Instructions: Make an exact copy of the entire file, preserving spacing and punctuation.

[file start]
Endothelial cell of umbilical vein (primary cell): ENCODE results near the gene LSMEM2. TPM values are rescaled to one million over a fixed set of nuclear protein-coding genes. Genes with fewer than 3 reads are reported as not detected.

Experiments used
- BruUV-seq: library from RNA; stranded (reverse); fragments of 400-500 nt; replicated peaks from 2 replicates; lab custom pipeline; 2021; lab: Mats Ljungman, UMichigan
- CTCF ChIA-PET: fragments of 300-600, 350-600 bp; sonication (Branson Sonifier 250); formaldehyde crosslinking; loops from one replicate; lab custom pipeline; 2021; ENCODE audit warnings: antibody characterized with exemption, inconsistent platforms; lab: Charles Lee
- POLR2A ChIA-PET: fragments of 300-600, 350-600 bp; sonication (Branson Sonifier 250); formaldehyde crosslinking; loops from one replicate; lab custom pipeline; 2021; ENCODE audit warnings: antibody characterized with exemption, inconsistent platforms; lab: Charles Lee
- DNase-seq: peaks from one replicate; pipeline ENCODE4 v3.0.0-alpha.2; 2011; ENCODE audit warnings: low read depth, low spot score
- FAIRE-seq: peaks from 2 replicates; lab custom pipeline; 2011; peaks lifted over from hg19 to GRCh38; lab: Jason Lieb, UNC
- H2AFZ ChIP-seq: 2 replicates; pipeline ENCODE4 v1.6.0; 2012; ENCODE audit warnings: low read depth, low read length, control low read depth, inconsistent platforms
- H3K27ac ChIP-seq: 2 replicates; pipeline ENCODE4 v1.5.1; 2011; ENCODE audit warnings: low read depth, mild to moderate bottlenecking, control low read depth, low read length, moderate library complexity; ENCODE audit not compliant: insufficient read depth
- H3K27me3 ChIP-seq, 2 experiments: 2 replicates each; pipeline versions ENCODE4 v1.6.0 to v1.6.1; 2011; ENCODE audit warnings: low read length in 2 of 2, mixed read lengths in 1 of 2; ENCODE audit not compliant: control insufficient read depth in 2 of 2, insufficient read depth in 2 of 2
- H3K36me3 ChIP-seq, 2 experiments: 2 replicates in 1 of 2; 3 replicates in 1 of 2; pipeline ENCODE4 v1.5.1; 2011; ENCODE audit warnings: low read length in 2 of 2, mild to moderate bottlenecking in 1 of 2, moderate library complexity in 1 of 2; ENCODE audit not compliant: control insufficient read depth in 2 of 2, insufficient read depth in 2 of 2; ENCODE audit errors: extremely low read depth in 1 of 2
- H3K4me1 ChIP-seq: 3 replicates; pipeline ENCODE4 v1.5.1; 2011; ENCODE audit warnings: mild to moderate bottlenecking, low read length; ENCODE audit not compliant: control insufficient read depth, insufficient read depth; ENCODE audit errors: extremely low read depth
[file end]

Endothelial cell of umbilical vein (primary cell): ENCODE results near the gene LSMEM2. TPM values are rescaled to one million over a fixed set of nuclear protein-coding genes. Genes with fewer than 3 reads are reported as not detected.

Experiments used
- BruUV-seq: library from RNA; stranded (reverse); fragments of 400-500 nt; replicated peaks from 2 replicates; lab custom pipeline; 2021; lab: Mats Ljungman, UMichigan
- CTCF ChIA-PET: fragments of 300-600, 350-600 bp; sonication (Branson Sonifier 250); formaldehyde crosslinking; loops from one replicate; lab custom pipeline; 2021; ENCODE audit warnings: antibody characterized with exemption, inconsistent platforms; lab: Charles Lee
- POLR2A ChIA-PET: fragments of 300-600, 350-600 bp; sonication (Branson Sonifier 250); formaldehyde crosslinking; loops from one replicate; lab custom pipeline; 2021; ENCODE audit warnings: antibody characterized with exemption, inconsistent platforms; lab: Charles Lee
- DNase-seq: peaks from one replicate; pipeline ENCODE4 v3.0.0-alpha.2; 2011; ENCODE audit warnings: low read depth, low spot score
- FAIRE-seq: peaks from 2 replicates; lab custom pipeline; 2011; peaks lifted over from hg19 to GRCh38; lab: Jason Lieb, UNC
- H2AFZ ChIP-seq: 2 replicates; pipeline ENCODE4 v1.6.0; 2012; ENCODE audit warnings: low read depth, low read length, control low read depth, inconsistent platforms
- H3K27ac ChIP-seq: 2 replicates; pipeline ENCODE4 v1.5.1; 2011; ENCODE audit warnings: low read depth, mild to moderate bottlenecking, control low read depth, low read length, moderate library complexity; ENCODE audit not compliant: insufficient read depth
- H3K27me3 ChIP-seq, 2 experiments: 2 replicates each; pipeline versions ENCODE4 v1.6.0 to v1.6.1; 2011; ENCODE audit warnings: low read length in 2 of 2, mixed read lengths in 1 of 2; ENCODE audit not compliant: control insufficient read depth in 2 of 2, insufficient read depth in 2 of 2
- H3K36me3 ChIP-seq, 2 experiments: 2 replicates in 1 of 2; 3 replicates in 1 of 2; pipeline ENCODE4 v1.5.1; 2011; ENCODE audit warnings: low read length in 2 of 2, mild to moderate bottlenecking in 1 of 2, moderate library complexity in 1 of 2; ENCODE audit not compliant: control insufficient read depth in 2 of 2, insufficient read depth in 2 of 2; ENCODE audit errors: extremely low read depth in 1 of 2
- H3K4me1 ChIP-seq: 3 replicates; pipeline ENCODE4 v1.5.1; 2011; ENCODE audit warnings: mild to moderate bottlenecking, low read length; ENCODE audit not compliant: control insufficient read depth, insufficient read depth; ENCODE audit errors: extremely low read depth